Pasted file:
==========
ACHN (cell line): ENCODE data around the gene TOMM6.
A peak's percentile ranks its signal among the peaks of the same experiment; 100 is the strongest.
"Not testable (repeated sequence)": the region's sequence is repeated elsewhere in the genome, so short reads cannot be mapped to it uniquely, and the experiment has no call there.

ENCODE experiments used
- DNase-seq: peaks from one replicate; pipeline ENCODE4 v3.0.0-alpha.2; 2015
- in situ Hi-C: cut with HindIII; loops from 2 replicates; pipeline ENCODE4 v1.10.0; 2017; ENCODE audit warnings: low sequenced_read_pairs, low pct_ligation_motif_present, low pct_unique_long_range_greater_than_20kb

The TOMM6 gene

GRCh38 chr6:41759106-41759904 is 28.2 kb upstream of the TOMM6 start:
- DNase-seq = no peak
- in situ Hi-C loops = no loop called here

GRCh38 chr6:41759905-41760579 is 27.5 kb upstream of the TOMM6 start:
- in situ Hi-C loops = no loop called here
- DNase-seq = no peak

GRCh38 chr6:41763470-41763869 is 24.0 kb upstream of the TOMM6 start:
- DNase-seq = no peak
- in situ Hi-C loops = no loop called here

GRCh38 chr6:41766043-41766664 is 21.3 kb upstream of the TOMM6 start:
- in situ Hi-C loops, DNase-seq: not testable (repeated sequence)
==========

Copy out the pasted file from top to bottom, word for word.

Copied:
ACHN (cell line): ENCODE data around the gene TOMM6.
A peak's percentile ranks its signal among the peaks of the same experiment; 100 is the strongest.
"Not testable (repeated sequence)": the region's sequence is repeated elsewhere in the genome, so short reads cannot be mapped to it uniquely, and the experiment has no call there.

ENCODE experiments used
- DNase-seq: peaks from one replicate; pipeline ENCODE4 v3.0.0-alpha.2; 2015
- in situ Hi-C: cut with HindIII; loops from 2 replicates; pipeline ENCODE4 v1.10.0; 2017; ENCODE audit warnings: low sequenced_read_pairs, low pct_ligation_motif_present, low pct_unique_long_range_greater_than_20kb

The TOMM6 gene

GRCh38 chr6:41759106-41759904 is 28.2 kb upstream of the TOMM6 start:
- DNase-seq = no peak
- in situ Hi-C loops = no loop called here

GRCh38 chr6:41759905-41760579 is 27.5 kb upstream of the TOMM6 start:
- in situ Hi-C loops = no loop called here
- DNase-seq = no peak

GRCh38 chr6:41763470-41763869 is 24.0 kb upstream of the TOMM6 start:
- DNase-seq = no peak
- in situ Hi-C loops = no loop called here

GRCh38 chr6:41766043-41766664 is 21.3 kb upstream of the TOMM6 start:
- in situ Hi-C loops, DNase-seq: not testable (repeated sequence)